• Marian Miner Cook
    Athenaeum

    A distinctive
    feature of social and
    cultural life at CMC

  • Marian Miner Cook
    Athenaeum

    A distinctive
    feature of social and
    cultural life at CMC

  • Marian Miner Cook
    Athenaeum

    A distinctive
    feature of social and
    cultural life at CMC

Unique in U.S. higher education, the Athenaeum brings today’s leading scholars and activists, innovators and entrepreneurs, politicians and poets, scientists and musicians to engage our community in an intimate and relaxed setting. A complete, current list of open events is available.

Coming Up at the Ath

Friday, September 30, 2016 - Lunch Program
Elie Wiesel’s Impact on Claremont McKenna College
John K. Roth
John K. Roth, Edward J. Sexton Professor Emeritus of Philosophy at CMC and a dear friend and fellow scholar, will share his thoughts on the many ways in which Elie Wiesel made an impact on the CMC and the Claremont community and on all of humanity through his pedagogy, his leadership, and his courage to honor those who lost their lives and fight for those who continue to endure suffering today.

Join us as we commemorate the life and legacy of Elie Wiesel (1928-2016), Holocaust survivor, Nobel Peace Prize winning author, professor, and renowned humanitarian. Elie Wiesel worked on behalf of oppressed people for much of his adult life. His personal experience of the Holocaust led him to use his talents as an author, teacher, and storyteller to defend human rights and peace throughout the world.

A native of Sighet, Transylvania (Romania), Wiesel and his family were deported by the Nazis to Auschwitz when he was fifteen years old. His mother and younger sister perished there; his two older sisters survived. Wiesel and his father were later transported to Buchenwald, where his father died. After the war, Wiesel studied in Paris and later became a journalist in that city; yet, he remained silent about what he had endured as an inmate in the death camps. During an interview with French writer Francois Mauriac, Wiesel was persuaded to end that silence and he subsequently wrote Night. Since its publication in 1958, it has been translated into twenty-five languages and millions of copies have been sold.  In his lifetime, Wiesel received numerous awards including the Presidential Medal of Freedom, the U.S. Congressional Gold Medal, the National Humanities Medal, the Medal of Liberty, and the rank of Grand-Croix in the French Legion of Honor and went on to author more than 60 books.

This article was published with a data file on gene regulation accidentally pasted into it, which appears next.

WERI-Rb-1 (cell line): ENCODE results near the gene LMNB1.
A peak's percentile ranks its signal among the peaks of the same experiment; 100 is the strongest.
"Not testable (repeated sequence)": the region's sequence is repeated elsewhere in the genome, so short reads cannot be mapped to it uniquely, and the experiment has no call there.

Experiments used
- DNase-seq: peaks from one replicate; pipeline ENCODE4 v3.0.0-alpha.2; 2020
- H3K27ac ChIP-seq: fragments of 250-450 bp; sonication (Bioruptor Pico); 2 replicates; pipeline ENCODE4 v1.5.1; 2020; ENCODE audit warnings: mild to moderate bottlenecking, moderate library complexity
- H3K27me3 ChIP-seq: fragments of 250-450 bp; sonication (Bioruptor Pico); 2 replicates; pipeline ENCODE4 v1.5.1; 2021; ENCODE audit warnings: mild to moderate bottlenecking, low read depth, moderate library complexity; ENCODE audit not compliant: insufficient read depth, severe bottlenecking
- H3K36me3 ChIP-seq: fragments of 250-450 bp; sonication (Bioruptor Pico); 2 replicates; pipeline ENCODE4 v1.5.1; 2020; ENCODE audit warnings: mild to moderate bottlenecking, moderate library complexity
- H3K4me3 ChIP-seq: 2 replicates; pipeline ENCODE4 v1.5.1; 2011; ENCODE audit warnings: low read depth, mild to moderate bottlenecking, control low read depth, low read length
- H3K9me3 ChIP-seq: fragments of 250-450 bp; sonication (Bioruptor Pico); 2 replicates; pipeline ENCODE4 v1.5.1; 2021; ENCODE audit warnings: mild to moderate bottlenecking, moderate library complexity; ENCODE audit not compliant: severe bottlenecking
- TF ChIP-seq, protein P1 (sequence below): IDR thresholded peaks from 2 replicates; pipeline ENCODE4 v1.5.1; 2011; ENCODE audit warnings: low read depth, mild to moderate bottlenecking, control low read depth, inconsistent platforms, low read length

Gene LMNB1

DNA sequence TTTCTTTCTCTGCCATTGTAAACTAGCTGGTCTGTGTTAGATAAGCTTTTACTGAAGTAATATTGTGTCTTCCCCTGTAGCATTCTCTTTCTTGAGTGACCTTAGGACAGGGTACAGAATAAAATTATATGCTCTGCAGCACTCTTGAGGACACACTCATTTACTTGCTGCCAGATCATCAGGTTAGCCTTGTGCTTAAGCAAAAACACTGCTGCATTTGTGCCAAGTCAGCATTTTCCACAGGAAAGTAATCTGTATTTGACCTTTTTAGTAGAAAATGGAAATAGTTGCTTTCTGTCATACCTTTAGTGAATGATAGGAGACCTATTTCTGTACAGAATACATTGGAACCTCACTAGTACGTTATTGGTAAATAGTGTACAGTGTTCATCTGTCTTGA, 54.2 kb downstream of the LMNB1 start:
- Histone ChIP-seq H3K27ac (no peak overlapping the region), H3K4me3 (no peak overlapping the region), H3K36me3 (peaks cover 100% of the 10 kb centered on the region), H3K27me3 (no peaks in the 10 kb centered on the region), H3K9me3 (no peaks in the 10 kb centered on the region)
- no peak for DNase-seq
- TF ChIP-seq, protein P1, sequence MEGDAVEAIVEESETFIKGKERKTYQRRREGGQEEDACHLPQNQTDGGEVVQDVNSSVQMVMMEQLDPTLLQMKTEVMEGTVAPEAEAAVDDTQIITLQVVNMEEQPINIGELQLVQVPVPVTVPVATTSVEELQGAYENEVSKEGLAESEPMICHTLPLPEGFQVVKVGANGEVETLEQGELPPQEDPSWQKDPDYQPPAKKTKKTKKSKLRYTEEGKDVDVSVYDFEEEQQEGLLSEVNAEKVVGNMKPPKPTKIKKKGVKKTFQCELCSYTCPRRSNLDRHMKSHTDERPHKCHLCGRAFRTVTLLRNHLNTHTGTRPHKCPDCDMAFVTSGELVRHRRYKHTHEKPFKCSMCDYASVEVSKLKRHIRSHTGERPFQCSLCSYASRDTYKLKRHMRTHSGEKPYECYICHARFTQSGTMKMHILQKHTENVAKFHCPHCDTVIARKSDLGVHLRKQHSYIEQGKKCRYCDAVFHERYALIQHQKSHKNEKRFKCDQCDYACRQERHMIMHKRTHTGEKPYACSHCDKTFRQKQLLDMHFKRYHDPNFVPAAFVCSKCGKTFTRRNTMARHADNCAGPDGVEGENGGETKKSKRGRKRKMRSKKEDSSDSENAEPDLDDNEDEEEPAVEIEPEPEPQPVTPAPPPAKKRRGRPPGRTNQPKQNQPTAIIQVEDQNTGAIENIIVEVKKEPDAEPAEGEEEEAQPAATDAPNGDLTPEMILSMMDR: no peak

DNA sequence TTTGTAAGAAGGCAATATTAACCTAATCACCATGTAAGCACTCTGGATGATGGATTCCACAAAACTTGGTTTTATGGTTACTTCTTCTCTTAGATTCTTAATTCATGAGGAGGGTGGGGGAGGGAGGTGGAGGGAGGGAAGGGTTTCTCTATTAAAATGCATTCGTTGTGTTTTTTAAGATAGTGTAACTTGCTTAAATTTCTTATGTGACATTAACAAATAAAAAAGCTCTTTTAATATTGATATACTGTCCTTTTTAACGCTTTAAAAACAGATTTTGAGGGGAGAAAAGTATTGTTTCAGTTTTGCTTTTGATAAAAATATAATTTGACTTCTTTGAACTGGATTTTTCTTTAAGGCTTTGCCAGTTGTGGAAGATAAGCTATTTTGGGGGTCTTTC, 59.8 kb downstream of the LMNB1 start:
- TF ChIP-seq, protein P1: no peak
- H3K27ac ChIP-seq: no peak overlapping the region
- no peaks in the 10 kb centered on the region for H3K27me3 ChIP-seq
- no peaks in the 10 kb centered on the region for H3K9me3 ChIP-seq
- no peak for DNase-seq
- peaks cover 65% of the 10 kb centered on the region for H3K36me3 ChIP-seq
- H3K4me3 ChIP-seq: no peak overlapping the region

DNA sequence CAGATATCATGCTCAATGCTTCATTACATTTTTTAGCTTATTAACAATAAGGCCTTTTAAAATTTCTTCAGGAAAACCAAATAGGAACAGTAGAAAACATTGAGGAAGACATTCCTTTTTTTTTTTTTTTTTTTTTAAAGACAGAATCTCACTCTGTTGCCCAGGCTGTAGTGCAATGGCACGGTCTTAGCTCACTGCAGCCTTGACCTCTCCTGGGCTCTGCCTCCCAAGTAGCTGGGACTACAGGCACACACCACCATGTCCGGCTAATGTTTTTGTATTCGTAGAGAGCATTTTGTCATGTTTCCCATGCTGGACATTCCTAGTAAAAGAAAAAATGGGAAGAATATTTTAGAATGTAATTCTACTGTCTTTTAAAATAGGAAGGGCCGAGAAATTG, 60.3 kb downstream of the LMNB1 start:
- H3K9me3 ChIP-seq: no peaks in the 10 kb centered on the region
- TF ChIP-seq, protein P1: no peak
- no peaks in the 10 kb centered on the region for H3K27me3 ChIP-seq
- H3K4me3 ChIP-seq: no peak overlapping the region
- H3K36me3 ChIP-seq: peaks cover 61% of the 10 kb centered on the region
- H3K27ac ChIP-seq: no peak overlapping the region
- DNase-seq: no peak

Co-sponsored by the Mgrublian Center for Human Rights.

Monday, October 3, 2016 - Evening Program
Crickets and Sharks - Introducing Insect Protein into Western Cuisine
Pat Crowley ’02
Pat Crowley '02 launched his company Chapul as a way to introduce insects into western cuisine and is making inroads in the food world, breaking down cultural barriers towards a more sustainable food system.

Pat Crowley '02 is founder and CEO of Chapul Inc., a company revolutionizing the food industry with their award winning cricket bars. Fueled with a passion for a more sustainable future, Crowley has broken down cultural barriers and introduced edible insects into western cuisine. From hand-making energy bars in a small kitchen, to a crowd-funded start-up, then on to winning an investment from Mark Cuban on the hit TV show, Shark Tank, Pat has created an international presence and ignited a revolution that is challenging the boundaries of food. Pat has been interviewed by CNN, Huffington Post, Wall Street Journal, and has spoken from TEDx, University, and International stages.

After graduating CMC in 2002, Crowley hitchhiked and surfed his way through Central America, witnessing first-hand the global water crisis. He returned to the U.S. to receive his M.S. in hydrology and dedicated his career to ensuring a more sustainable water future. Diving into the the largest consumer of global water supply, agriculture, it became evident that our food system is in need of a massive revolution.

Eating insects is his attempt at such a revolution.

 

Tuesday, October 4, 2016 - Special Program
The Race for the White House 2016: Vice-Presidential Debate
Mike Pence and Tim Kaine, televised
Join fellow students, faculty, and staff to watch the only vice-presidential debate of the 2016 season! Commentary and lively discussion included. 
Wednesday, October 5, 2016 - Lunch Program
Reflections on a Career in Congress
Lois Capps GP’18
Representative Lois Capps will reflect on her 18-year career in Congress and her commitment to help people improve their daily lives through better schools, quality health care, and a cleaner environment.  

A long-time resident of Santa Barbara, Congresswoman Lois Capps represents California’s 24th District, which includes San Luis Obispo and Santa Barbara counties, and a portion of Ventura county. She has served in Congress since 1998.